LG G6 review: Hands-on with LG’s bold, big-screen shot at perfection
STORY NUMBER TWO
World War II produced many heroes. One such man was Lieutenant
Commander Butch O'Hare. He was a fighter pilot assigned to the aircraft carrier
Lexington in the South Pacific.
One day his entire squadron was sent on a mission. After he was
airborne, he looked at his fuel gauge and realized that someone had forgotten to
top off his fuel tank. He would not have enough fuel to complete his mission
and get back to his ship. His flight leader told him to return to the
carrier. Reluctantly, he dropped out of formation and headed back to the
fleet. As he was returning to the mother ship he saw something that turned
his blood cold, a squadron of Japanese aircraft were speeding their way
toward the American fleet! The American fighters were gone on a sortie,
leaving the fleet all but defenceless. He couldn't reach his squadron and bring
them back in time to save the fleet. Nor could he warn the fleet of the
There was only one thing to do. He must somehow divert them from the
fleet. Laying aside all thoughts of personal safety, he dove into the
formation of Japanese planes. Wing-mounted 50 caliber's blazed as he charged in,
attacking one surprised enemy plane and then another. Butch wove in
and out of the now broken formation and fired at as many planes as possible
until all his ammunition was finally spent. Undaunted, he continued the
assault. He dove at the planes, trying to clip a wing or tail in hopes of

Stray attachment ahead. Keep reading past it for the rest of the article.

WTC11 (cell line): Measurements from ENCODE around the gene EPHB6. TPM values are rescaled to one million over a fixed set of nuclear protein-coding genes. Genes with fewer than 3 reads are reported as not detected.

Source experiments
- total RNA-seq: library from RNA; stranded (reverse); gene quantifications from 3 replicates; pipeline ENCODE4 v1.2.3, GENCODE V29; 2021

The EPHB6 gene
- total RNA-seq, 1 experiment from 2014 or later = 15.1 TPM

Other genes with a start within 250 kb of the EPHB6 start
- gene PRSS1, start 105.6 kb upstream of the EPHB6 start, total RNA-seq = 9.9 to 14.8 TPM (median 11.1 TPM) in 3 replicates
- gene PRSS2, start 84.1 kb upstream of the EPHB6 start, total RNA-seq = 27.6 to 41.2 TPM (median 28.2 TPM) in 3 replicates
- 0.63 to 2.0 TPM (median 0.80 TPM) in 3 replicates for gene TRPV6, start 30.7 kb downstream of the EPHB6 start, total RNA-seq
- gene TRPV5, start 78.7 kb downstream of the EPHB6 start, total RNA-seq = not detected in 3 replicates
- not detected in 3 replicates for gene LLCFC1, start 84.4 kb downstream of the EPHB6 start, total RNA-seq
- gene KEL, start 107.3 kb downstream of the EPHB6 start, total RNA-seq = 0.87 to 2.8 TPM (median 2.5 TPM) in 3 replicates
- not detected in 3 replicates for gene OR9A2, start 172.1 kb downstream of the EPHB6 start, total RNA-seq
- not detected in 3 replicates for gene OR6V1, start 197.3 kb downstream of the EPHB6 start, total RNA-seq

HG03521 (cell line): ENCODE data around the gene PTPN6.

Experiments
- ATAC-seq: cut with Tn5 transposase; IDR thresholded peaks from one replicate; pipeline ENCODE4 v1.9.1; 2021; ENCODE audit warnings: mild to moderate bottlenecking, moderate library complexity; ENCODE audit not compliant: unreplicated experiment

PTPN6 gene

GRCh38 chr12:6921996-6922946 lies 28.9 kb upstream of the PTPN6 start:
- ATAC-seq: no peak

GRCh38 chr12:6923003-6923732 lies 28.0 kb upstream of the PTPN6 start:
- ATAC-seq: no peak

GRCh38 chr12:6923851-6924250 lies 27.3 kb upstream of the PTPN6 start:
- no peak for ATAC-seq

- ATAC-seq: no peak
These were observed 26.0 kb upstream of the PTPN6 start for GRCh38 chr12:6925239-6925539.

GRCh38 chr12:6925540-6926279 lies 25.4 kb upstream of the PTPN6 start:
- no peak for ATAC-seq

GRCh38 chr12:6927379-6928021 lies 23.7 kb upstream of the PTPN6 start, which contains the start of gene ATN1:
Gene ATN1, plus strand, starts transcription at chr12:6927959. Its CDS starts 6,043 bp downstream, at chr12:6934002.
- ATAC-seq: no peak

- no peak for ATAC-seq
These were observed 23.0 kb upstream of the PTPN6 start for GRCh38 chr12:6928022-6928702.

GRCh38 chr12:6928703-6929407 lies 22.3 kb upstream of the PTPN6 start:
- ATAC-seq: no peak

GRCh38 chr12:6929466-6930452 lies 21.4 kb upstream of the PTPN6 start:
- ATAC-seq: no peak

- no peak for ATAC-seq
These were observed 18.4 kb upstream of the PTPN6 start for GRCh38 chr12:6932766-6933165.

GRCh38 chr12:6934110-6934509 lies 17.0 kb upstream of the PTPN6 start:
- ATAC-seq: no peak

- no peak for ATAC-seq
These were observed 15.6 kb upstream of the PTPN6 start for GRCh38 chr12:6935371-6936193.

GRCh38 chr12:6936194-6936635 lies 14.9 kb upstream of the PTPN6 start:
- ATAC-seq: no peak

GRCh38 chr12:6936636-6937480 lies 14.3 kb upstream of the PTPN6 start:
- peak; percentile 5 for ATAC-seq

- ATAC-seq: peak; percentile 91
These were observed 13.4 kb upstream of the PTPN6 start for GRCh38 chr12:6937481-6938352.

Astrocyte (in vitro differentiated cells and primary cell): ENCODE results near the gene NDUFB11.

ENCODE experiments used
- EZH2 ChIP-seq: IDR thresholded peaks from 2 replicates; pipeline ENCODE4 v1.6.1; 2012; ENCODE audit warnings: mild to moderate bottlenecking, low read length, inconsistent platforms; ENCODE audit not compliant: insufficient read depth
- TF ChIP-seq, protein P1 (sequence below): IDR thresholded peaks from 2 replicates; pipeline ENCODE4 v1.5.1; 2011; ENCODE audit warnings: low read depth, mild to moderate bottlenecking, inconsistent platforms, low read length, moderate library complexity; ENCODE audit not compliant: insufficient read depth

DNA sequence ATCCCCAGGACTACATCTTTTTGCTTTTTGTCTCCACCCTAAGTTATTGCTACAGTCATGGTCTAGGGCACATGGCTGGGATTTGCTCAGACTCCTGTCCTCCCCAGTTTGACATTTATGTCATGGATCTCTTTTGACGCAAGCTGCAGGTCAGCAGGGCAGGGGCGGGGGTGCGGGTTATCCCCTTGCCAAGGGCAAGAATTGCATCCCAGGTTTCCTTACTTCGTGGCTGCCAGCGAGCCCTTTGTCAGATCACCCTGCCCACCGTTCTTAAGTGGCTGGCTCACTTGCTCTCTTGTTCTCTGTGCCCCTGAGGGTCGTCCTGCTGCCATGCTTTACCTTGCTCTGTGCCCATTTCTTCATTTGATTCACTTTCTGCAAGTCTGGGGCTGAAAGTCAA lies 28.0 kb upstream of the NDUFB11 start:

damaging as many enemy planes as possible and rendering them unfit to fly.
Finally, the exasperated Japanese squadron took off in another
Deeply relieved, Butch O'Hare and his tattered fighter limped back to
the carrier. Upon arrival he reported in and related the event
surrounding his return.
The film from the gun-camera mounted on his plane told the tale.
It showed the extent of Butch's daring attempt to protect his fleet. He
had in fact destroyed five enemy aircraft.
This took place on February 20, 1942, and for that action Butch
became the Navy's first Ace of W.W.II, and the first Naval Aviator to win the
Congressional Medal of Honor. A year later Butch was killed in aerial
combat at the age of 29.
His home town would not allow the memory of this WW II
hero to fade, and today, O'Hare Airport in Chicago is named in
tribute to the courage of this great man.
So the next time you find yourself at O'Hare International, give some
thought to visiting Butch's Memorial displaying his statue and his
Medal of Honor. It's located between Terminals 1 and 2.
WHAT DO THESE TWO STORIES HAVE TO DO WITH EACH OTHER?
Butch O'Hare was Easy Eddie's son.
Gandalf.. Never-the-less it's an interesting story isn't it?
Have read both links, one from G as well, and whether the father played any part in the son's character building I don't know but the son definitely deserved his recognition via the naming of the airport. Only the good die young they say.
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